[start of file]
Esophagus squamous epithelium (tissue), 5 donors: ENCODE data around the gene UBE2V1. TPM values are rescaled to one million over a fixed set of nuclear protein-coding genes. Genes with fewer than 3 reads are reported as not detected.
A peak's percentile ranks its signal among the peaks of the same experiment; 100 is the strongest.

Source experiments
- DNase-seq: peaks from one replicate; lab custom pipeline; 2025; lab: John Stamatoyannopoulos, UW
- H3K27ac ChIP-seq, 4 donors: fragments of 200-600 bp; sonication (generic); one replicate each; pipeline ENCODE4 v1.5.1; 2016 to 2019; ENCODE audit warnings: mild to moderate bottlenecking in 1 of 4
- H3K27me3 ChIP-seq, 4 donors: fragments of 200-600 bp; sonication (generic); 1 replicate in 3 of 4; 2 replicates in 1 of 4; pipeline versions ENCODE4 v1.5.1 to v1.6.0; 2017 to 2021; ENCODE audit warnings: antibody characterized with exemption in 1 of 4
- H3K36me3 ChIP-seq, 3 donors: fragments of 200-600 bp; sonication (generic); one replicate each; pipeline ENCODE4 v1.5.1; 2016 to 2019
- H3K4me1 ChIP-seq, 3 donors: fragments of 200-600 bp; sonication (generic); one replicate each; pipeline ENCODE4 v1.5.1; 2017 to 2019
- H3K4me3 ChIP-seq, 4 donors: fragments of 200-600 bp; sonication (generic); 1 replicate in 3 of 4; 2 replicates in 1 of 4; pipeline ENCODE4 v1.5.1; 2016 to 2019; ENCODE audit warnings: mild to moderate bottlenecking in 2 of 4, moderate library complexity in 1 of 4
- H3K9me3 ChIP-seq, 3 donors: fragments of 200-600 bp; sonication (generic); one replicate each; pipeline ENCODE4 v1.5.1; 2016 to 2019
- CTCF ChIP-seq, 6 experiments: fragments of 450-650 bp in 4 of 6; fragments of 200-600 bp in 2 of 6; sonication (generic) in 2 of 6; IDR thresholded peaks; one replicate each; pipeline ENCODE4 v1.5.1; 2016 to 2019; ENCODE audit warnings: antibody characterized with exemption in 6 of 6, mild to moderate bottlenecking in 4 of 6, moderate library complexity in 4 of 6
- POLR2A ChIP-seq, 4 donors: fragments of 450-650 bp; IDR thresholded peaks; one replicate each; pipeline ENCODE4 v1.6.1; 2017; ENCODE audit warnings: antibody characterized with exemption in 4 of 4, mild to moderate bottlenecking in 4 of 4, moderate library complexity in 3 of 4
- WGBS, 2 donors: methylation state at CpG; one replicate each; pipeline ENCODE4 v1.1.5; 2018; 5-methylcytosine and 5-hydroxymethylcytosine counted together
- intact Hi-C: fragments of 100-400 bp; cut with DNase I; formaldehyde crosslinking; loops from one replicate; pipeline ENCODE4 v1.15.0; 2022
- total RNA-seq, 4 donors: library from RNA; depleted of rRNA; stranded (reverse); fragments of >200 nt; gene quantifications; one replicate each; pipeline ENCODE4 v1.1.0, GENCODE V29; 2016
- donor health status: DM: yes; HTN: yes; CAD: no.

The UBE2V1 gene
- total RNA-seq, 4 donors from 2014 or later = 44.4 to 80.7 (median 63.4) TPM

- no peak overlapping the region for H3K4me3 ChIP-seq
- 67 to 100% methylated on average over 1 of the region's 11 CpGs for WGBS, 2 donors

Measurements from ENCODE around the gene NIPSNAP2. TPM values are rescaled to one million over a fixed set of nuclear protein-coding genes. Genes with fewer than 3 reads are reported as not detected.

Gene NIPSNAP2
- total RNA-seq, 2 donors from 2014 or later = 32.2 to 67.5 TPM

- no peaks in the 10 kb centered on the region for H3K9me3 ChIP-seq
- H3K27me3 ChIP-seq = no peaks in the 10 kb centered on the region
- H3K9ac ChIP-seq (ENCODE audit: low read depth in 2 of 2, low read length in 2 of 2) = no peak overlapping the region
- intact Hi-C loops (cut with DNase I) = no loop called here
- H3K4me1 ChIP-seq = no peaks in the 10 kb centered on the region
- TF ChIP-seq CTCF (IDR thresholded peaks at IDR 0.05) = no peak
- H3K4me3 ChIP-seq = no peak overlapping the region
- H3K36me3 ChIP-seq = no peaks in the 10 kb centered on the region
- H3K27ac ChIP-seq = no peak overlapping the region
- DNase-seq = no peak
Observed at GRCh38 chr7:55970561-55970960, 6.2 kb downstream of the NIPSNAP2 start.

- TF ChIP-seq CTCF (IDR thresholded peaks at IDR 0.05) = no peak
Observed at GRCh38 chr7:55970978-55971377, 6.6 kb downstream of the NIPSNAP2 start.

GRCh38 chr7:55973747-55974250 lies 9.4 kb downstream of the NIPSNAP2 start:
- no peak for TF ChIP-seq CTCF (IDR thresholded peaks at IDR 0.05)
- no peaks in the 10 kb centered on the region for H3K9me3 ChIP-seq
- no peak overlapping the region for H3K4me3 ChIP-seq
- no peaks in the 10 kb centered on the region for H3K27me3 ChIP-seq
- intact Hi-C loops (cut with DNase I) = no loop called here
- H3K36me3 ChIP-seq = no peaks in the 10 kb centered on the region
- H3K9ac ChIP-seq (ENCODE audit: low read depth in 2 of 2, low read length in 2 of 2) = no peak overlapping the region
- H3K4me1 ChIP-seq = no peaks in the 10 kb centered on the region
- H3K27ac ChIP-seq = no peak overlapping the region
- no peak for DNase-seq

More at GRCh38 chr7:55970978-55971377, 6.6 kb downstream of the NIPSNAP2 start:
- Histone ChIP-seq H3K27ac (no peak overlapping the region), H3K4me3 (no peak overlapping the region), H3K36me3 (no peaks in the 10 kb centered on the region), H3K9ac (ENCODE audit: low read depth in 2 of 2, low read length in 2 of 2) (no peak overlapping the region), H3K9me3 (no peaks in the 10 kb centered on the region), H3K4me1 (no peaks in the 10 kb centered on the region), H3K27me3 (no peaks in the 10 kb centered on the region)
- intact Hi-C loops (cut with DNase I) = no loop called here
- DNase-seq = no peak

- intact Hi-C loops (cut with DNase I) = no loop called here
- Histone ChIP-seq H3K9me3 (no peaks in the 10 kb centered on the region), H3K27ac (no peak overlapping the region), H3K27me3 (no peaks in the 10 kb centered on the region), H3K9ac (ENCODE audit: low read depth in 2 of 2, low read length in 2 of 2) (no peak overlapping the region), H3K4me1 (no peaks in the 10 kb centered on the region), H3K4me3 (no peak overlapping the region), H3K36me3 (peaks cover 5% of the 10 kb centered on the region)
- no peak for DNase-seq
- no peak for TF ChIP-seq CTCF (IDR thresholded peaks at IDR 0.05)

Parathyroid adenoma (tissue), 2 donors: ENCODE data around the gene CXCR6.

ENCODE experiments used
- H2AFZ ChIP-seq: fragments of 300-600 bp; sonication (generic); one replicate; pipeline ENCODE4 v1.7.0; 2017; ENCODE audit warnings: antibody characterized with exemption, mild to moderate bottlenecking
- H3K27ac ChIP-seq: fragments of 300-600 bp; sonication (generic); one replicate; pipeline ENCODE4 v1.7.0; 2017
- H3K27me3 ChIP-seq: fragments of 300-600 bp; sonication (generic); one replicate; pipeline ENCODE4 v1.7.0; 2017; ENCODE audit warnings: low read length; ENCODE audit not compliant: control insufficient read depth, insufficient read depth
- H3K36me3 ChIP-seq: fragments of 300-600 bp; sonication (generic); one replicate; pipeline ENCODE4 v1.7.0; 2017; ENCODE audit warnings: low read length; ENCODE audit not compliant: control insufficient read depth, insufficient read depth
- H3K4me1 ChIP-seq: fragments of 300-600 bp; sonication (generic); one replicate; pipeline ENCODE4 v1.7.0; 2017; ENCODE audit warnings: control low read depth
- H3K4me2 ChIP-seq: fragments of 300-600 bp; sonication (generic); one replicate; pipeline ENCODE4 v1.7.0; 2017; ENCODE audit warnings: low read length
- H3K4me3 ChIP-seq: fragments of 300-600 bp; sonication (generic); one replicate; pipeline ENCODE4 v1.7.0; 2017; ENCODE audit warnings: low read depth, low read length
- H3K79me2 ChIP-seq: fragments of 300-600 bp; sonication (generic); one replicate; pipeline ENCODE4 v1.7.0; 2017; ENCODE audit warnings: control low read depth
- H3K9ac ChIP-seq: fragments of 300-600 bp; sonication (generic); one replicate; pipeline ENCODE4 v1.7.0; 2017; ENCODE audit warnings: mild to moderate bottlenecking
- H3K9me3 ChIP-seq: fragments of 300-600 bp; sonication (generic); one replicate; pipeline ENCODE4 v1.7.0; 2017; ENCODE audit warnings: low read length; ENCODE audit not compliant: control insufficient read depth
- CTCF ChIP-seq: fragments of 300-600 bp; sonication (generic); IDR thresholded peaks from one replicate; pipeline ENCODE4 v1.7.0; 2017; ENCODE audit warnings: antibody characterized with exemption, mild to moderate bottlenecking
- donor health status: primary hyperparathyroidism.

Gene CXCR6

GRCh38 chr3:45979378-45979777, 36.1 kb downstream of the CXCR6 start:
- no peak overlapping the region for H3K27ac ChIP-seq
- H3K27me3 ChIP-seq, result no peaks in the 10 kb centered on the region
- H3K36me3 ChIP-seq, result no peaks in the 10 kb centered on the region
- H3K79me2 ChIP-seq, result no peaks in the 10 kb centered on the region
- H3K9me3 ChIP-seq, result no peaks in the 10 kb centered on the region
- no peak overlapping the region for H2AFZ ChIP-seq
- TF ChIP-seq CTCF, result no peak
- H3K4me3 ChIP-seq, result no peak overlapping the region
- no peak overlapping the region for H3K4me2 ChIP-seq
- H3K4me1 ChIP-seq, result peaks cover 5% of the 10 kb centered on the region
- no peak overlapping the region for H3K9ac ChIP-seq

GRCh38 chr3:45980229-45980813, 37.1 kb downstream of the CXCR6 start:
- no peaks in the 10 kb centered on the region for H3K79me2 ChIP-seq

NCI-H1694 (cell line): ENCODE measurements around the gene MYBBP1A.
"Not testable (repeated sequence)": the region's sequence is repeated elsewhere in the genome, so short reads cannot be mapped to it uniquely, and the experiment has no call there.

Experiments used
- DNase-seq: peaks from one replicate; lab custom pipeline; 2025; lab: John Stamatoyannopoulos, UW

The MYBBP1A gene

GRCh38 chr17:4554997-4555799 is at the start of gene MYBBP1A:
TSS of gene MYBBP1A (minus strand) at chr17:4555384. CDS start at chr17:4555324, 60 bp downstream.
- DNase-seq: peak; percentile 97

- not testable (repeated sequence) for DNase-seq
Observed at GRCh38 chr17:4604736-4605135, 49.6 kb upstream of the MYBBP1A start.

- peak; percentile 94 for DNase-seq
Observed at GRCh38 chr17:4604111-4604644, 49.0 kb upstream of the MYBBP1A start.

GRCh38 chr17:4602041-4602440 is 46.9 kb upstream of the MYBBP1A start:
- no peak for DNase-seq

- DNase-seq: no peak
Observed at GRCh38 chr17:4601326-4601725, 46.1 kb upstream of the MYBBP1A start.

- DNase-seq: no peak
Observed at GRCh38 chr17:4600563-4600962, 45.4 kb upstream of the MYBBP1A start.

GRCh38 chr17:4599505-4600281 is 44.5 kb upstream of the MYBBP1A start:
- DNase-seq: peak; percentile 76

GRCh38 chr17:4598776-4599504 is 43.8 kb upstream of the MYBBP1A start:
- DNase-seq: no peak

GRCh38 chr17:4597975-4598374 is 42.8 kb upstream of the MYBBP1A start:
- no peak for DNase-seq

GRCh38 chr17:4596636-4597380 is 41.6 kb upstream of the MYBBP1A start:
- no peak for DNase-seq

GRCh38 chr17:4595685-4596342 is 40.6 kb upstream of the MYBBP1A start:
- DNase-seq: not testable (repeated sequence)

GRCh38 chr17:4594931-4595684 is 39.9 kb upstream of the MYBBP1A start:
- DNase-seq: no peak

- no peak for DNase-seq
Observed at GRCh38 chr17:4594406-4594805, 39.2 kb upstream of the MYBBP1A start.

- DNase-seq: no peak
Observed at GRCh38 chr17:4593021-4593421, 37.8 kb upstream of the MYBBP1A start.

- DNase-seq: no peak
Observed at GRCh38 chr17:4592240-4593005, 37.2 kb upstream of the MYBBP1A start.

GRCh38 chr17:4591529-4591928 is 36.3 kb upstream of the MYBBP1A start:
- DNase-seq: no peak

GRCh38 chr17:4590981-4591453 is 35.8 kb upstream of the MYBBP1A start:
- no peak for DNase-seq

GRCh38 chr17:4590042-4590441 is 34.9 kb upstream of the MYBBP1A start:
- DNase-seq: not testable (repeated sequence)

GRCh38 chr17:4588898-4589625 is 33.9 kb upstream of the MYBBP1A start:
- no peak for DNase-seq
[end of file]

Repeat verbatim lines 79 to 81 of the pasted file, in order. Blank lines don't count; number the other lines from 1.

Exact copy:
- H3K4me3 ChIP-seq, result no peak overlapping the region
- no peak overlapping the region for H3K4me2 ChIP-seq
- H3K4me1 ChIP-seq, result peaks cover 5% of the 10 kb centered on the region